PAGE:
More than 500 leading academics and climate experts from over 125 universities have signed an open letter calling on universities to cut research ties with the fossil fuel industry.

The letter is addressed to institutions in the United States and the UK and the signatories include former President Mary Robinson, multiple IPCC authors, Nobel Peace Prize recipients, a former Archbishop of Canterbury, and university chancellors.

Campaign group Fossil Free Research organised the letter which cites the fossil fuel industry's extensive record of spreading climate disinformation, anti-climate lobbying, and refusal to align its core business practices with the demands of climate science.

It calls for an end to partnering with the fossil fuel industry for research aimed at addressing the climate crisis which it argues the industry created and continues to perpetuate.

It contends that these partnerships create clear conflicts of interest that dangerously compromise academic freedom and risk distorting such research in favour of the industry’s reckless agenda.

"For climate research to be truly in the public good, it must be free from the ties of the special interest groups that put us here in the first place," said signatory Dr Jacquelyn Gill, Associate Professor of Paleoecology and Plant Ecology at the University of Maine, in the US.

The authors say they would like to see higher education institutions everywhere cut research ties with fossil fuel companies but for today they have concentrated on the United States and the UK because those two countries have some of the most well-resourced and prestigious universities in the world.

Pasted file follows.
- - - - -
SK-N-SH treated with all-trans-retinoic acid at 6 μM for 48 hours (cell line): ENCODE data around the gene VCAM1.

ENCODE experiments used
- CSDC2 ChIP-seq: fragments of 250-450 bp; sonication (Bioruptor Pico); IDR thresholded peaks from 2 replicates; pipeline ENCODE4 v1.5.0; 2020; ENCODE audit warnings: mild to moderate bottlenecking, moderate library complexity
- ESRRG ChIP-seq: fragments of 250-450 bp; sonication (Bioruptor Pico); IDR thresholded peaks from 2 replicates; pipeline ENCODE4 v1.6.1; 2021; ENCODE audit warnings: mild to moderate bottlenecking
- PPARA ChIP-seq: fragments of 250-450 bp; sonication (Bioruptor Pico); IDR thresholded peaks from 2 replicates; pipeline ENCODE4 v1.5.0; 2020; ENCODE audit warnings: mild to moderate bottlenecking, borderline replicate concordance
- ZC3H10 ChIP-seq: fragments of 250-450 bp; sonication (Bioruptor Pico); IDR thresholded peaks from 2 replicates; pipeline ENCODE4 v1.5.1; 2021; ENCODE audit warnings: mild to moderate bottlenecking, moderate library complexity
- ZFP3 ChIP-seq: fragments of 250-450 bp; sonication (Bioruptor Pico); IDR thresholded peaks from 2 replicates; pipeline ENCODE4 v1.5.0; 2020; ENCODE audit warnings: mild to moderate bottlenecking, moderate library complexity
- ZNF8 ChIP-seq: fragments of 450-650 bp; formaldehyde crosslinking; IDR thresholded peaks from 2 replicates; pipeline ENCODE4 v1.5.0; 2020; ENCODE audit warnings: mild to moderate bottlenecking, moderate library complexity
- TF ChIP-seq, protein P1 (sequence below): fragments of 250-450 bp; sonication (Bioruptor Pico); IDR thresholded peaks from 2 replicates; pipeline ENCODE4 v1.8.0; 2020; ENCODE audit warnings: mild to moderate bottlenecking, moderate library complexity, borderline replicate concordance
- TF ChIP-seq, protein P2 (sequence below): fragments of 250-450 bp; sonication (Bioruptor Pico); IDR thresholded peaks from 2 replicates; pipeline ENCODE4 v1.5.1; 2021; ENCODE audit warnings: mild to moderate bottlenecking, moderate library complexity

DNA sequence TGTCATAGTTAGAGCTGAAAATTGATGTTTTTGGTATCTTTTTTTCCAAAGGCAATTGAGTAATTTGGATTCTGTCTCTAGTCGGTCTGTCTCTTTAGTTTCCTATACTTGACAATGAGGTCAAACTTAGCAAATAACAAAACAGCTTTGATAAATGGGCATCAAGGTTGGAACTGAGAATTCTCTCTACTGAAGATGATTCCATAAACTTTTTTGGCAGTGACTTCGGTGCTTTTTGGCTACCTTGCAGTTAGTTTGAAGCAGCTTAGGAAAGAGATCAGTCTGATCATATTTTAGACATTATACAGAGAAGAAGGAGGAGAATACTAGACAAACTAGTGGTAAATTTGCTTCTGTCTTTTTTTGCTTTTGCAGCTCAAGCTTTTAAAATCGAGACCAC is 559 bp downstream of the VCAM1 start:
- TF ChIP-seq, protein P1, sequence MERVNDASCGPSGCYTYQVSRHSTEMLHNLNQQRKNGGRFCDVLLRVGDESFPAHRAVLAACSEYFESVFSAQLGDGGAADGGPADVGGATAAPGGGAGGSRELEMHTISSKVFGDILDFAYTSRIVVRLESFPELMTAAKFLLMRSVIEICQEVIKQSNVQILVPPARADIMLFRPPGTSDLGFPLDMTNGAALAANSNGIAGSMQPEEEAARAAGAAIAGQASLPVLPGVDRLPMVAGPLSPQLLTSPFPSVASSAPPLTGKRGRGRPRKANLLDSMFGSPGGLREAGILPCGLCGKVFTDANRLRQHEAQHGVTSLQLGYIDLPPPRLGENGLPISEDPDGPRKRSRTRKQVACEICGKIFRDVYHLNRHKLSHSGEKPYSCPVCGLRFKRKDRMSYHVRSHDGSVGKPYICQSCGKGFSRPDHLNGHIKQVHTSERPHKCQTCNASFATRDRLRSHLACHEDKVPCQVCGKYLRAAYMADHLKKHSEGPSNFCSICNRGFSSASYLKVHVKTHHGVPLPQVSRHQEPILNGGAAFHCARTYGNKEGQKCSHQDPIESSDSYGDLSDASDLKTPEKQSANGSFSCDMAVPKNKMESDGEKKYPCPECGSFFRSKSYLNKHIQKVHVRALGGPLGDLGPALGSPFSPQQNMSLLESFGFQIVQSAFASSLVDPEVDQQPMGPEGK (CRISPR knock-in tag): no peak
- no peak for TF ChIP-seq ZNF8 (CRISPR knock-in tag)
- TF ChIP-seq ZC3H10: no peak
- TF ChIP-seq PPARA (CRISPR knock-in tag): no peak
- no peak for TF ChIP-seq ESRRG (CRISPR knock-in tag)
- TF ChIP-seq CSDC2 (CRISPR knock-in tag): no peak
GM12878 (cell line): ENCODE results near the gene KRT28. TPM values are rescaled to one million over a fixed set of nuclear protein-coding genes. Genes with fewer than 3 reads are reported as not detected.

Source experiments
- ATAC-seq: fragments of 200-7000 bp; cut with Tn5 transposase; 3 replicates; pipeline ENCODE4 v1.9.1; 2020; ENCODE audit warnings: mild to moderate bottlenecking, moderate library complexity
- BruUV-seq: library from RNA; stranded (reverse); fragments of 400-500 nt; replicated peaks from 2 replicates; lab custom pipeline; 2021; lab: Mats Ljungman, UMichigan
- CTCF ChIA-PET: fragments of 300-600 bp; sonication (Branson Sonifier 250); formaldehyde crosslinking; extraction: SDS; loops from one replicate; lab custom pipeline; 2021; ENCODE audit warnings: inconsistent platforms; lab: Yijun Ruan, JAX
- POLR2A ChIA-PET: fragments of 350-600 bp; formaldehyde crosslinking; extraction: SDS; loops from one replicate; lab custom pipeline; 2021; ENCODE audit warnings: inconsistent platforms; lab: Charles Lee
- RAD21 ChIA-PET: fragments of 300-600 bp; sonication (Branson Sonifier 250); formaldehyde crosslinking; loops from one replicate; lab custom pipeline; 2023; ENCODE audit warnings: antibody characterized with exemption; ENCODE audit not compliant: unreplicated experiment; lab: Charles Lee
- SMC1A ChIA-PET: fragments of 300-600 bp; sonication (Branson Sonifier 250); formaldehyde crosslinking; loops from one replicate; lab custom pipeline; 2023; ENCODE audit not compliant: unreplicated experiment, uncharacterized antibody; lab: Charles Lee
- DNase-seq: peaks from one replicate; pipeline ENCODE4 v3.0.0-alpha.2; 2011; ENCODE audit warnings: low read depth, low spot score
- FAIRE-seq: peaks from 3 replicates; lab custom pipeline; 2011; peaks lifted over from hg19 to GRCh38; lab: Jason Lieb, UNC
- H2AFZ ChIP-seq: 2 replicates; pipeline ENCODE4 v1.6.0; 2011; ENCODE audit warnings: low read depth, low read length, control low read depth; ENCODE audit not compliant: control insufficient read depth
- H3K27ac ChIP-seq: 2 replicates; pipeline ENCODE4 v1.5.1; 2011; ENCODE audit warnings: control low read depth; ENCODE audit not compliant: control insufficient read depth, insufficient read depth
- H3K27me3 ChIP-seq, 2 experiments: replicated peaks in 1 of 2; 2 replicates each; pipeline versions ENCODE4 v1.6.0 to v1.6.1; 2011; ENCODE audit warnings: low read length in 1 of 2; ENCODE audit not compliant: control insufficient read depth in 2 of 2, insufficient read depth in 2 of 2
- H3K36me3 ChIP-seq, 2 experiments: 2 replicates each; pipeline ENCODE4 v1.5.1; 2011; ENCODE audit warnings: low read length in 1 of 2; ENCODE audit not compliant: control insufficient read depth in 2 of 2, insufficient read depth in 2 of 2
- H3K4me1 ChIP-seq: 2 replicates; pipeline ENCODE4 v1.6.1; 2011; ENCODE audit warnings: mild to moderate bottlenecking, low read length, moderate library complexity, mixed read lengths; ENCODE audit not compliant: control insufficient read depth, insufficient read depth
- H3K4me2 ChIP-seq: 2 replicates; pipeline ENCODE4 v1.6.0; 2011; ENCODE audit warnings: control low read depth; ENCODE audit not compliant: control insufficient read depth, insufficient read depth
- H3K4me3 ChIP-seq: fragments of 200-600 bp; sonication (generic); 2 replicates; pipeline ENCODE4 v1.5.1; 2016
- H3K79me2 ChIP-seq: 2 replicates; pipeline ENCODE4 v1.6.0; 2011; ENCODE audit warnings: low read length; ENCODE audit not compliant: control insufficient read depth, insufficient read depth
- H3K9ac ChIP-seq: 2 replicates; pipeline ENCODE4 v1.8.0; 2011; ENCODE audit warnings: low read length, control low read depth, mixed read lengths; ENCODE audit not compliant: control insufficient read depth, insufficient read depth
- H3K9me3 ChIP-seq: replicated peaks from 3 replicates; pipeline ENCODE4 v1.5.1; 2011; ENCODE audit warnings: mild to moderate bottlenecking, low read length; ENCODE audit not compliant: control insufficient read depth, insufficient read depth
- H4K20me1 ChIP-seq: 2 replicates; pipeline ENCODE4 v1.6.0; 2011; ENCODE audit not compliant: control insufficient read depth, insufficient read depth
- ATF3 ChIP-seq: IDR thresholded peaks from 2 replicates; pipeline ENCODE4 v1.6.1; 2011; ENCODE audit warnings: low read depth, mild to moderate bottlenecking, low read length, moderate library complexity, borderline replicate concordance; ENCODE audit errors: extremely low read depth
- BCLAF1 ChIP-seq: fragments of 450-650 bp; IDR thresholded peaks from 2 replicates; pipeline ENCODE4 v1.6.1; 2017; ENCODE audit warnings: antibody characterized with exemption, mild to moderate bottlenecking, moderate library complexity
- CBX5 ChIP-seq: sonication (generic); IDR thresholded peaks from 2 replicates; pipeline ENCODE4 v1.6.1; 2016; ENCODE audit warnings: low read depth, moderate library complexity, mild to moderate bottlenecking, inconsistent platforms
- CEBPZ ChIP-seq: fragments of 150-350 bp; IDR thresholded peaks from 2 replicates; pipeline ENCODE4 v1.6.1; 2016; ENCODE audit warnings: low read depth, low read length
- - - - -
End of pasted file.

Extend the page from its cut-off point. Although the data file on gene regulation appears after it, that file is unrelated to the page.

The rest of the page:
The letter alleges that university research partnerships with fossil fuel companies play a key role in greenwashing these companies’ reputations, providing them with much-needed scientific and cultural legitimacy.

It argues the practise gives a veneer of credibility greatly aiding fossil fuel companies’ attempts to misrepresent themselves as sustainability leaders by helping to distract from their minimal investments in renewables and overwhelming investments in further fossil fuel development.

"Our universities must be climate leaders, not climate laggards. That means refusing to lend their reputations to fossil fuel industry greenwashing and ensuring the integrity of research that shapes public discourse and policymaking on the urgently needed energy transition," said signatory Peter Kalmus of NASA's Jet Propulsion Laboratory and the UCLA Joint Institute for Regional Earth System Science and Engineering.

The letter points to prohibitions on tobacco industry funding for public health research saying these provide a model for the proposed ban which would also build on the efforts of a growing number of higher education, scientific and cultural institutions to sever ties with the fossil fuel industry.